We Went There: David Cronenberg, Evolution

It doesn’t matter if you’re a David Cronenberg fan (although you should be). It doesn’t matter if you’re not even sure who he is (we’re about to remedy that one anyway). All that matters is that you like movies in any way, shape, or form – from conception and design to development, production, and final cut. Basically, if there’s anything you’ve ever liked even one time about any movie ever made, then TIFF’s current exhibit at the Bell Lightbox, David Cronenberg: Evolution, is going to have something for you.

First thing’s first, though. David Cronenberg is a Toronto-born film director. He’s also kind of a big deal. Remember the movie The Fly – you know, the one that gave you nightmares for a decade and made you incapable of ever trusting Jeff Goldblum again? – that was all DC. How about Crash, A History of Violence, and Eastern Promises? Again, all our hometown boy. The list of movies Cronenberg’s written and directed over the past four decades leave little wonder he’s firmly situated himself in the upper echelon of world-class filmmakers. Like we said, if you’re not already a fan, you should be.

The exhibit itself offers visitors the chance to wander through the artifacts of Cronenberg’s past creations. With a section dedicated to every film he’s ever made, the titular Evolution becomes abundantly clear. One feels as if they’re witnessing the growth of a great auteur as they make their way from Scanners to Naked Lunch in little more than 50 metres (a feat that took Cronenberg a decade in real-time). There are more props and behind-the-scenes photos than you can imagine, as well as costumes and notes of praise from the likes of Martin Scorsese. Several videos play throughout the rooms, showcasing actors and producers who’ve worked with Cronenberg, all talking about his technique and skill and vision. A few of the videos even let Cronenberg himself discuss his own work. Indeed, the entire exhibit is a testament to all the worlds that must be made and all the mediums that must be employed in order to create just one film. It feels like a complete presentation of a lifetime of work.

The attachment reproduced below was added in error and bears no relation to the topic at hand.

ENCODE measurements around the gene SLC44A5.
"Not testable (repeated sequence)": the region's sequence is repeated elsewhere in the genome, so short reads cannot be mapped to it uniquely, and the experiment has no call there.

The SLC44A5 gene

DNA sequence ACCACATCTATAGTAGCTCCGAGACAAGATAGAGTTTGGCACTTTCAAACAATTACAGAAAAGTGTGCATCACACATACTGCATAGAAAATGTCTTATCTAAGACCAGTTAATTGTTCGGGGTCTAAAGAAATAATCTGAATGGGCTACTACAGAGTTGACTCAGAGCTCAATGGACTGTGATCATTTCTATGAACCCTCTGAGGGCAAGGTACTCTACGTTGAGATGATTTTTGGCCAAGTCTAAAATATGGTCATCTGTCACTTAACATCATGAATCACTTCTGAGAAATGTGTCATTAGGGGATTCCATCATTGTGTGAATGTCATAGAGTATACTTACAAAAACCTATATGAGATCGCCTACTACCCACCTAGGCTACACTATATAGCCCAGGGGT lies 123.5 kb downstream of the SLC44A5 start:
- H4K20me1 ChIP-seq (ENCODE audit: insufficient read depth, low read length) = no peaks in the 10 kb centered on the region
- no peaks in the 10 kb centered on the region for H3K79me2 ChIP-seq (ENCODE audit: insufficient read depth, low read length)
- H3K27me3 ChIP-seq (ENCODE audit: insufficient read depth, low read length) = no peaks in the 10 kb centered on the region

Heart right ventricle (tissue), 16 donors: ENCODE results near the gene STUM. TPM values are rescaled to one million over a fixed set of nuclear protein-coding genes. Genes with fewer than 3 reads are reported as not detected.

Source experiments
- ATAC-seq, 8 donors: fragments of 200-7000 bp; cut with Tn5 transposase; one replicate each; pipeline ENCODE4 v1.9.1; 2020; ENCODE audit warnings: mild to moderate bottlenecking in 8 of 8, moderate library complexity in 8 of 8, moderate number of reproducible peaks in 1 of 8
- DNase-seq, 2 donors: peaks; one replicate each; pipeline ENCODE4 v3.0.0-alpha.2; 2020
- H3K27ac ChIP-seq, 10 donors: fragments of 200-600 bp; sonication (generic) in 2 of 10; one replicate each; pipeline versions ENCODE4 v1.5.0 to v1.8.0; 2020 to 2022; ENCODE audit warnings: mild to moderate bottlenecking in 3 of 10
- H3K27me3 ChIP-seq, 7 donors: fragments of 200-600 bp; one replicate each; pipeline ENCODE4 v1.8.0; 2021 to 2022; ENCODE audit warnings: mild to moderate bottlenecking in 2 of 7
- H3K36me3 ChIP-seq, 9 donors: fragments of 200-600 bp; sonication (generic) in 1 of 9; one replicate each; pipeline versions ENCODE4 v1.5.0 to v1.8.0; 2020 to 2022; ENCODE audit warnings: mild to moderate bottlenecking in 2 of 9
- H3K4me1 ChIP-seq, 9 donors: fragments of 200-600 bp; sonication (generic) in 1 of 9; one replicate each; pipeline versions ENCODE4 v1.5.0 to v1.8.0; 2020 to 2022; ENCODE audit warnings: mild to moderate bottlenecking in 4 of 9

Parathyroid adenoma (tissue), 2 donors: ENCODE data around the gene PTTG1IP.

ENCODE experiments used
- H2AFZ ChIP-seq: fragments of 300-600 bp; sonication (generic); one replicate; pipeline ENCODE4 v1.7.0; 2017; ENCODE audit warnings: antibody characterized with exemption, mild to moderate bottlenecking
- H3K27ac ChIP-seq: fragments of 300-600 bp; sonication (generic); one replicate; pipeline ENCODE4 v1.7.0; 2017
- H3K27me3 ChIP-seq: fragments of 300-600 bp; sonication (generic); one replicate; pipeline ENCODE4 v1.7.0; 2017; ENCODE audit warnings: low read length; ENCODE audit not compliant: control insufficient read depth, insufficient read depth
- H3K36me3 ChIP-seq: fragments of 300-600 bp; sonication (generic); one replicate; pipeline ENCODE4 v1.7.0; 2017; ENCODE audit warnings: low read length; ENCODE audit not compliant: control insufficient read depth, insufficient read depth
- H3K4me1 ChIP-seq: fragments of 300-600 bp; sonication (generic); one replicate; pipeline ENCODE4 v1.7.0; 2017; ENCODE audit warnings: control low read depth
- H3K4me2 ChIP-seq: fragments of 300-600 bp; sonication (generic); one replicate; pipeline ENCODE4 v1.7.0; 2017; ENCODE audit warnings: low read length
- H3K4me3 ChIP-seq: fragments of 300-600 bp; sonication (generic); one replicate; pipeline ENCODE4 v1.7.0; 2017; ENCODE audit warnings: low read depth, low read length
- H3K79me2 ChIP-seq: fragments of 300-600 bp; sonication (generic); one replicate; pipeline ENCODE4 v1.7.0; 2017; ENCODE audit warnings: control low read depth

Upstairs, on the fourth floor, a partner exhibit also exists where you can go to experience a Cronenberg film (or at the very least the feeling of a Cronenberg film) in real-life. A laboratory has been set up that will allow you to have a 3D pod made that they claim you’ll be invited to insert into your brain at the end of the month. It was an altogether strange and creepy and exciting experience – exactly what we’ve come to expect from the man himself. We suggest you don’t miss it.